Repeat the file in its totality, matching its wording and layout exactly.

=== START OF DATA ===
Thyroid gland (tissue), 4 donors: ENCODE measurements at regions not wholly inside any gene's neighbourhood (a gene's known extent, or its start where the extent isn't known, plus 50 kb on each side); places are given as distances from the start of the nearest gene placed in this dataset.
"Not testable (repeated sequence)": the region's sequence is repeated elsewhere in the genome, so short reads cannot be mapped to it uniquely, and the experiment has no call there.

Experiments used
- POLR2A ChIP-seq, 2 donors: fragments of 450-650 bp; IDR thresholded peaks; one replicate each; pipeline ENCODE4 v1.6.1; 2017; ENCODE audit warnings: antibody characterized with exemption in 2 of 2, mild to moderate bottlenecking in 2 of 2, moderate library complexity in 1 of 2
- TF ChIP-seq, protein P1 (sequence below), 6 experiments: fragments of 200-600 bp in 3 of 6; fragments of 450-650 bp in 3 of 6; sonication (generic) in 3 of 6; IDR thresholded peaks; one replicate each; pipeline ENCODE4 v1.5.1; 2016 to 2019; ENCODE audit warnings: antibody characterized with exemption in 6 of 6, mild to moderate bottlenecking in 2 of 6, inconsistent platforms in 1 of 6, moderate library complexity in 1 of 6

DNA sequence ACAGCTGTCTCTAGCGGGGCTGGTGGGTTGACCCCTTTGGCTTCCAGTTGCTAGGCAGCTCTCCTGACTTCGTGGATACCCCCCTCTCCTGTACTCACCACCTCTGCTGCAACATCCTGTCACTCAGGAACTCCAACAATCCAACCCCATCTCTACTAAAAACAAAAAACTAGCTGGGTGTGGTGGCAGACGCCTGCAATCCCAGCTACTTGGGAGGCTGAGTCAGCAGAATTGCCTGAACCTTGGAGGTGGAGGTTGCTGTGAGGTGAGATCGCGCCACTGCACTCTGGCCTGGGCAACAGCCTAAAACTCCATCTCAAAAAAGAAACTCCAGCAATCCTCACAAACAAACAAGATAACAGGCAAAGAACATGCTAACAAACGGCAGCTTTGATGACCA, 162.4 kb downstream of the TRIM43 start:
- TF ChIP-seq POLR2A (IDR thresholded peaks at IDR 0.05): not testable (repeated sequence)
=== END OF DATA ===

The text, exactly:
Thyroid gland (tissue), 4 donors: ENCODE measurements at regions not wholly inside any gene's neighbourhood (a gene's known extent, or its start where the extent isn't known, plus 50 kb on each side); places are given as distances from the start of the nearest gene placed in this dataset.
"Not testable (repeated sequence)": the region's sequence is repeated elsewhere in the genome, so short reads cannot be mapped to it uniquely, and the experiment has no call there.

Experiments used
- POLR2A ChIP-seq, 2 donors: fragments of 450-650 bp; IDR thresholded peaks; one replicate each; pipeline ENCODE4 v1.6.1; 2017; ENCODE audit warnings: antibody characterized with exemption in 2 of 2, mild to moderate bottlenecking in 2 of 2, moderate library complexity in 1 of 2
- TF ChIP-seq, protein P1 (sequence below), 6 experiments: fragments of 200-600 bp in 3 of 6; fragments of 450-650 bp in 3 of 6; sonication (generic) in 3 of 6; IDR thresholded peaks; one replicate each; pipeline ENCODE4 v1.5.1; 2016 to 2019; ENCODE audit warnings: antibody characterized with exemption in 6 of 6, mild to moderate bottlenecking in 2 of 6, inconsistent platforms in 1 of 6, moderate library complexity in 1 of 6

DNA sequence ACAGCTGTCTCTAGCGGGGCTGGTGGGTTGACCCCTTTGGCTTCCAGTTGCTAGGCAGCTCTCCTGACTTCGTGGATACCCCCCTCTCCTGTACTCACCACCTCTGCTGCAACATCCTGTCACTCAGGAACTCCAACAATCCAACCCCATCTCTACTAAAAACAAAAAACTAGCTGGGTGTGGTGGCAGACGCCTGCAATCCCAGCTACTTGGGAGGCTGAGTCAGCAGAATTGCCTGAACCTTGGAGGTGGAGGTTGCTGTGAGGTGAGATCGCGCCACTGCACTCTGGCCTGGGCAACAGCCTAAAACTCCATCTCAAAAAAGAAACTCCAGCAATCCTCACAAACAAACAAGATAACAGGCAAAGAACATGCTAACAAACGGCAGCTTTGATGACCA, 162.4 kb downstream of the TRIM43 start:
- TF ChIP-seq POLR2A (IDR thresholded peaks at IDR 0.05): not testable (repeated sequence)